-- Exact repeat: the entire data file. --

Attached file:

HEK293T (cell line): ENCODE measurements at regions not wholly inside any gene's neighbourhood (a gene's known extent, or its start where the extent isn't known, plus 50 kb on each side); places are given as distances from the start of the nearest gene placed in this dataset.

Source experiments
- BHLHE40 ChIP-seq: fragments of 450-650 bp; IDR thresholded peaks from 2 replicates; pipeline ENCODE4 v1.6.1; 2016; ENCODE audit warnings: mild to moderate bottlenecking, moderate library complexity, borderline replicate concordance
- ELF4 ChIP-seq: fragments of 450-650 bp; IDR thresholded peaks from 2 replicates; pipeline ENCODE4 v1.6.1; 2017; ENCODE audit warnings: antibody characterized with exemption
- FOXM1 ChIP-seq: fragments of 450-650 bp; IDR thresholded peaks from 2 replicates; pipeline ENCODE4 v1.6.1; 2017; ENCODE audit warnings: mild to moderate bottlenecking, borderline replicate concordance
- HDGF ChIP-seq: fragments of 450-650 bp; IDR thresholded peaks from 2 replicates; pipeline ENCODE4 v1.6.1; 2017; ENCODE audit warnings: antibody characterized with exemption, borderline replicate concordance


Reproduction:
HEK293T (cell line): ENCODE measurements at regions not wholly inside any gene's neighbourhood (a gene's known extent, or its start where the extent isn't known, plus 50 kb on each side); places are given as distances from the start of the nearest gene placed in this dataset.

Source experiments
- BHLHE40 ChIP-seq: fragments of 450-650 bp; IDR thresholded peaks from 2 replicates; pipeline ENCODE4 v1.6.1; 2016; ENCODE audit warnings: mild to moderate bottlenecking, moderate library complexity, borderline replicate concordance
- ELF4 ChIP-seq: fragments of 450-650 bp; IDR thresholded peaks from 2 replicates; pipeline ENCODE4 v1.6.1; 2017; ENCODE audit warnings: antibody characterized with exemption
- FOXM1 ChIP-seq: fragments of 450-650 bp; IDR thresholded peaks from 2 replicates; pipeline ENCODE4 v1.6.1; 2017; ENCODE audit warnings: mild to moderate bottlenecking, borderline replicate concordance
- HDGF ChIP-seq: fragments of 450-650 bp; IDR thresholded peaks from 2 replicates; pipeline ENCODE4 v1.6.1; 2017; ENCODE audit warnings: antibody characterized with exemption, borderline replicate concordance